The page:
Controlling the AC compressor


If you are using a Sanden-type AC compressor as is provided in the kit, there is a risk that the compressor may not survive periods- even brief ones- of high RPM use. Factory Five blew up three AC compressors on their LS7-equipped GTM before the cause was fully understood.

The Problem

The problem is that the standard AC compressors don't tolerate very high RPM. They are designed for "normal" cars that don't spin over 6000 RPM or so. Regular, or even occasional runs to redline with the AC on will usually blow the seals on the compressor, usually requiring a new or rebuilt unit. This is expensive, in addition to aggravating, but can be avoided with a little work (and money...).

Here's a link to a PDF that discusses a wide range of compressors, and their max intended speeds.

The Sanden 508-style compressor that is provided with the kit is designed for a "maximum 6000 sustained RPM" as stated on the Vintage Air compressor page (no link is provided because it changes every year, but search for the compressor page in their current catalog).  If you never run your engine over that, you probably don't have to worry. If you do, consider the solutions listed below.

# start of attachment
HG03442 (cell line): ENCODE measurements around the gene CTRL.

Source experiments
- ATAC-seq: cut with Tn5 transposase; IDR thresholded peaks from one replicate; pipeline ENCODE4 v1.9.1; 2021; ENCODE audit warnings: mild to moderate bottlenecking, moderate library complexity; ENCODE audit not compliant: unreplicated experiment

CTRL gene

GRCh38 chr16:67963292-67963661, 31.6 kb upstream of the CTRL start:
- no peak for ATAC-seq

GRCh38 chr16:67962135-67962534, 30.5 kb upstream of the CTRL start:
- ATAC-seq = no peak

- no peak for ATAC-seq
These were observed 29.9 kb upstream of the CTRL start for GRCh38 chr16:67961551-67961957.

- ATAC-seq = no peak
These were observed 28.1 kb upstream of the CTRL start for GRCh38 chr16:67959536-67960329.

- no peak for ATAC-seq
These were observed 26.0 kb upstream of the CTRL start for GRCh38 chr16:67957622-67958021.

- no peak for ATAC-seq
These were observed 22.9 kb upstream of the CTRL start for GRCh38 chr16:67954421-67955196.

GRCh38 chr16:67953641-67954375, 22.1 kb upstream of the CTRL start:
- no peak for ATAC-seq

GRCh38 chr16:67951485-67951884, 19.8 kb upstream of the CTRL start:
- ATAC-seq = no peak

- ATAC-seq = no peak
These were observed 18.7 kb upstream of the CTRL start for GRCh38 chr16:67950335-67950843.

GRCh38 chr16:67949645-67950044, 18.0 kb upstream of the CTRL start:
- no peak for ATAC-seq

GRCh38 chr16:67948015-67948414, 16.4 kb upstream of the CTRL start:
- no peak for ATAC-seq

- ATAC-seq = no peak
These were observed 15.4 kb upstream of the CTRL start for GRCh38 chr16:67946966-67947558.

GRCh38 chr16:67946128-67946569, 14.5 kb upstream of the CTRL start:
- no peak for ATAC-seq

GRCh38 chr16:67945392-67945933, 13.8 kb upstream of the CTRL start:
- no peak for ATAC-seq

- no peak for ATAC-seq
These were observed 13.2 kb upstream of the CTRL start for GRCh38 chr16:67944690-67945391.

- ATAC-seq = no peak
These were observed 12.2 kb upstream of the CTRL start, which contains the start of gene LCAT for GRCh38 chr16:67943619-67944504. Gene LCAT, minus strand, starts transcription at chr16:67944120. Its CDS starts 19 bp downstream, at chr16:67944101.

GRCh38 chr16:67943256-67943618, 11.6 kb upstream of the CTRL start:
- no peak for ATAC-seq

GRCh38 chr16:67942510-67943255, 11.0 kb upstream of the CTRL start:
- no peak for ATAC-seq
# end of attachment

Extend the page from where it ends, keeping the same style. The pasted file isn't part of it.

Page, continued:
Most SLC builders don't have a problem with blowing compressors because they don't run their AC when running the car at sustained high RPM.  If you do blow a compressor though, this page will help you to understand why, and how to prevent it later.

For clarity, don't depend on a trinary switch to solve the problem. It doesn't know anything about RPM, which is what kills the seals in the compressor.

Some Solutions

The easy solution is just to remember to turn off the AC when you might see high RPM. But sometimes you might miss a shift and run to the rev limiter, or just forget that the AC is on when you want to wind it out, so there is a risk associated with this approach. The consequences of failure are pretty expensive and can be prevented.

In addition, just turning off the AC (which has the effect of decoupling the clutch to the compressor, so the pulley on the compressor just freewheels instead of driving the compressor internally), can still put strain on the belt.

A better solution is to use an RPM window switch. These are available from Jegs, Summitt and many others. Essentially, these switches can turn on or off a circuit based on engine RPM. They can turn a load on at a low RPM, and off at a higher RPM, allowing the load (e.g., the AC compressor) to be on during a "window" of RPM from the low turn-on point to the high turn-off point.

These are easy to wire into the AC clutch circuit. To do so, find the wire that the InfinityWire system sends to the AC clutch, and instead of sending it to the compressor, wire the window switch (with a relay) into the circuit, following the instructions with the switch. You'll need the switch, a relay and some extra wiring.

PM Will Campbell on the GT40s site for a detailed wiring diagram if you need one.